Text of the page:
I turned to John as we thankfully sat down yesterday evening after a typically busy Friday, ‘I do love that moment when one can at last sit down and relax, knowing that both lots of guests have arrived and are happily settled in…’ when there was an apologetic knock at the door.
‘I am so sorry for disturbing you, but there seems to be black smoke coming out of the boiler in Douglas’s Barn!’
And that was the end of the evening and the end of all relaxing. Phil Jennings our truly amazing ‘boiler man’ drove out at 8.30pm to fix, as he and we thought, the boiler, only to pronounce that the damage was fatal: the only solution a complete new system. Have you noticed how this sort of pronouncement only arises on a Friday evening? The only surprise being this isn’t a Bank Holiday weekend…
May we be forgiven for being so pleased about our QiT Inspection report! We are happy enough to share the good news, so we can’t be coy about sharing the bad although as some kind soul has just reminded us, it wasn’t anybody’s fault, it wasn’t anything anyone’s done wrong (except perhaps the makers of the not-old boiler – obviously a ‘Friday afternoon’ model which has given a lot of expensive trouble over its shortish life). Be that as it may, we do feel bad about it all. It is embarrassing and upsetting to let people down and one can’t help feeling that in the ideal cottage world with ideal owners this would never happen.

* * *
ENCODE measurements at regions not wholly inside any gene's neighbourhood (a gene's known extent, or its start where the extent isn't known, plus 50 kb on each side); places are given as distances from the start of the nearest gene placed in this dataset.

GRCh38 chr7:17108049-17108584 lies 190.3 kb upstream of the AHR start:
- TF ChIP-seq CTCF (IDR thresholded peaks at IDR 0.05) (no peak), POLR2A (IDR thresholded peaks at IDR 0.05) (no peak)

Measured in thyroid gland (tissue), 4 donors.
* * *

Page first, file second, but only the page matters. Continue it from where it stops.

The guests in Douglas’s Barn, who had only just settled in after driving up from London for the weekend, have been brilliant and are now happily ‘camping’ in their central-heatlingless holiday-cottage-in-midwinter which, thanks to the electric ‘burning pebbles and two borrowed heaters (and its own super-efficient insulation), is we gather keeping plenty warm enough; apart from no hot water everything else is still working. We have lent them the use of our spare bathroom in the house which is literally next door so it’s not ideal for them but they’re accepting the situation apparently cheerfully.
These guests were all part of the unfolding drama so we were spared breaking any unexpected news to them. Breaking the news quite out of the blue to guests eagerly waiting to arrive on Monday was very difficult, although again they were very understanding about the rather unwelcome and unexpected turn of events. To cut a long story – and one pretty well sleepless night – short, everything is now beginning to fall into place, more or less… Phil the joiner man has managed to order a replacement boiler (on a Saturday!) which will arrive on Tuesday. Meanwhile, he will take out the offending boiler on Monday, replace it with the new model on Tuesday and he faithfully assures us that everything will be up and running and ready for the new guests on Friday, even allowing us plenty of time to get everything back in sparkling order before 3pm …
So we may live to tell the tale after all. We’ve had dramas before, many related to this same boiler; we’ve also had several minor floods, and more than one very prolonged power cut – one lasting two days. We have had so much snow that our guests couldn’t leave and we had to re-schedule the incoming guests offering them a free alternative date instead.
At the time they have all seemed a drama of sorts, even if only a minor one; some like the power cuts have ended up being really rather fun – our joint dinner party by candlelight during one recent power cut was rated the highlight of their holiday by both couples! We have not had anything on the scale of the current situation, which apart from the human element is going to be financially significant too. But at least there wasn’t a flood or a fire, no one has been hurt and no real damage has been done to body or soul other than to what my nuns at school would call our ‘false pride’.